*UPDATE 23/03/2016* got my hands on MX Series Router and wrote down some notes on the process here

1. You will need to upload the new version of Junos onto the switch/firewall. There’s a few ways you can do this. I normally Secure Copy (SCP) the package from my Mac to the device and save the package in the /tmp directory.

mc-s092481:Junos Version kmarquis$ scp jinstall-ex-4200-12.3R5.7-domestic-signed.tgz [email protected]:/tmp

You can check the transfer by using the start shell from Operational Mode and then go to the /tmp folder.

2. From Operational Mode you will need to use the following command to start the upgrade process

request system software add reboot /tmp/xxx validate

After running this once the package has been added, the device will reboot, as a reboot is needed for the firmware to be upgraded.

3. It normally takes like 5 minutes or so, for the upgrade to happen and once it has completed you will need to upgrade the backup image as well.

 request system snapshot all-members slice alternate

To validate that this has been completed:

show system snapshot all-members media internal

And as simple as that you have an upgraded Junos firmware 🙂

If you have Virtual Chassis (VC) configuration, you will be able to perform an In-Service Software Upgrade (ISSU) or Non-Stop Software Upgrade (NSSU). As most VCs are configured with two Routing-Engines (RE) (as recommended by Juniper) by using ISSU, you are essentially upgrading the backup RE then swapping the backup to the master, to allow the other RE to upgrade.

To run ISSU you will need to have the following commands configured on the switches BEFORE you start:

set system commit synchronize
set chassis redundancy graceful-switchover
set ethernet-switching-options nonstop-bridging
set routing-options nonstop-routing
set virtual-chassis preprovisioned
set virtual-chassis member 0 role routing-engine
set virtual-chassis member 0 serial-number (serial-number)
set virtual-chassis member 1 role routing-engine
set virtual-chassis member 1 serial-number (serial-number)
set virtual-chassis fast-failover ge
set virtual-chassis fast-failover xe

Once you have checked, to start the upgrade you will need to run the command

request system software nonstop-upgrade /var/tmp/xxxxx

Once it has started you will see:

Chassis ISSU Check Done
ISSU: Validating Image
ISSU: Preparing Backup RE
Installing image on other FPC's along with the backup

Checking pending install on fpc0
Pushing bundle to fpc0
NOTICE: Validating configuration against jinstall-ex-4500-12.3R5.7-domestic-signed.tgz.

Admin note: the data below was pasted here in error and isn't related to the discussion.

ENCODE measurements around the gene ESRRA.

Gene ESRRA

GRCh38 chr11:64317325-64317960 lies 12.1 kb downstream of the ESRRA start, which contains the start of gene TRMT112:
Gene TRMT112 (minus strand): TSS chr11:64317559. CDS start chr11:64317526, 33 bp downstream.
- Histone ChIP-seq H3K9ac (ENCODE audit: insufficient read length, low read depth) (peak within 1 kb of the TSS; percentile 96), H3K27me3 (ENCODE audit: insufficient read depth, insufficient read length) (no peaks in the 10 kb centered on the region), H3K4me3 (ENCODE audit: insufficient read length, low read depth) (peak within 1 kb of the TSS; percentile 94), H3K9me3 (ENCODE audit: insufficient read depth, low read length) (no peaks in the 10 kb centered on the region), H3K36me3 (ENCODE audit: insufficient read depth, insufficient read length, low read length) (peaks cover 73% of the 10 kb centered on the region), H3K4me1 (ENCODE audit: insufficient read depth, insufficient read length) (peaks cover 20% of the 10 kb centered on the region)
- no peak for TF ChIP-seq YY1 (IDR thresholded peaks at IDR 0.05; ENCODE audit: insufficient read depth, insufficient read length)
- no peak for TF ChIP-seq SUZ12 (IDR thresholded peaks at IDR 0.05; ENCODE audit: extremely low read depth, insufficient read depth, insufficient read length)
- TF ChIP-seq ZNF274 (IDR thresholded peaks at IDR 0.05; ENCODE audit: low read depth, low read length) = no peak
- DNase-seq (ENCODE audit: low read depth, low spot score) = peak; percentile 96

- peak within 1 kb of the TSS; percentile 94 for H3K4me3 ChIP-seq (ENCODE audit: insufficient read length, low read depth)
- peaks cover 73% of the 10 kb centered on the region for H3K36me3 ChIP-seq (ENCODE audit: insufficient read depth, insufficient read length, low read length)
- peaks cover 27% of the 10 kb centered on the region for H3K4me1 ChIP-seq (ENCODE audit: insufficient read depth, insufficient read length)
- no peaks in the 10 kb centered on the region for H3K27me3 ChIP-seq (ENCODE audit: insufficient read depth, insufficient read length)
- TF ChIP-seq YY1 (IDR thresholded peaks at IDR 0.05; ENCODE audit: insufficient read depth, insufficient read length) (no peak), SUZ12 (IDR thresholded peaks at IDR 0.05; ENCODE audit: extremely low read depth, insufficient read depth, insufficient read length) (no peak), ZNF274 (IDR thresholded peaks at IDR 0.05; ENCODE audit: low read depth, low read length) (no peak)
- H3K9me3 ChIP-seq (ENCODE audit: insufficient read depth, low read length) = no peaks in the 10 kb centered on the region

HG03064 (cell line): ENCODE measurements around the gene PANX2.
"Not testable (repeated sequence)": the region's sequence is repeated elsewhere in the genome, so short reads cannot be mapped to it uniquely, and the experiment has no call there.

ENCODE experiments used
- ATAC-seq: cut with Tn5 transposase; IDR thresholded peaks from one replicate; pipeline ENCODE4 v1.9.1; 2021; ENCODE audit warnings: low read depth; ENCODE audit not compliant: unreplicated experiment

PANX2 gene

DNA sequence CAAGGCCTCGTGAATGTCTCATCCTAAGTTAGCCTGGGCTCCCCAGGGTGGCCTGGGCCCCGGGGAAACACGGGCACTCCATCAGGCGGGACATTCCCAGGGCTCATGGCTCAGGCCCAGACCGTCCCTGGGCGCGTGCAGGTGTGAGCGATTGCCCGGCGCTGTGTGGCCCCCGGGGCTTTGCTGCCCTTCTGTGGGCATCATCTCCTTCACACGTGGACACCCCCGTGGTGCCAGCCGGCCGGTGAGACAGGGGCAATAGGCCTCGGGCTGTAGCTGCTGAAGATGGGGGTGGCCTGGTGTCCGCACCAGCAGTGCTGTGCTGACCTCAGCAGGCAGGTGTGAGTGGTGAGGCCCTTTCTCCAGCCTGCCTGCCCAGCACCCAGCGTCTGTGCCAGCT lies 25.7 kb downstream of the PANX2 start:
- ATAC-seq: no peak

NOTICE: Use the 'no-validate' option to skip this if desired.
WARNING: A reboot is required to install the software
WARNING:     Use the 'request system reboot' command immediately
Completed install on fpc0
Backup upgrade done
Rebooting Backup RE

Once the backup RE has been upgraded, you will be switched from the Master to the Backup so that the Master can be upgraded.

Now that the upgrade as has been completed you will need upgrade its backup image as well, like with all junos upgrades, you will use request system snapshot slice alternate all-members and to verify the change has been completed show system snapshot media internal all-members

Upgrading Backup ImageVerifying Backup Image
[email protected]> request system snapshot slice alternate all-members     
fpc0:
--------------------------------------------------------------------------
Formatting alternate root (/dev/da0s2a)...
Copying '/dev/da0s1a' to '/dev/da0s2a' .. (this may take a few minutes)
The following filesystems were archived: /

fpc1:
--------------------------------------------------------------------------
Formatting alternate root (/dev/da0s2a)...
Copying '/dev/da0s1a' to '/dev/da0s2a' .. (this may take a few minutes)
The following filesystems were archived: /
[email protected]> show system snapshot media internal all-members
fpc0:
--------------------------------------------------------------------------
Information for snapshot on       internal (/dev/da0s1a) (primary)
Creation date: Dec 20 14:58:28 2013
JUNOS version on snapshot:
  jbase  : ex-12.3R5.7
  jkernel-ex: 12.3R5.7
  jcrypto-ex: 12.3R5.7
  jdocs-ex: 12.3R5.7
  jswitch-ex: 12.3R5.7
  jpfe-ex45x: 12.3R5.7
  jroute-ex: 12.3R5.7
  jweb-ex: 12.3R5.7
  fips-mode-powerpc: 12.3R5.7
Information for snapshot on       internal (/dev/da0s2a) (backup)
Creation date: Dec 20 15:20:09 2013
JUNOS version on snapshot:
  jbase  : ex-12.3R5.7
  jkernel-ex: 12.3R5.7
  jcrypto-ex: 12.3R5.7
  jdocs-ex: 12.3R5.7
  jswitch-ex: 12.3R5.7
  jpfe-ex45x: 12.3R5.7
  jroute-ex: 12.3R5.7
  jweb-ex: 12.3R5.7
  fips-mode-powerpc: 12.3R5.7
fpc1: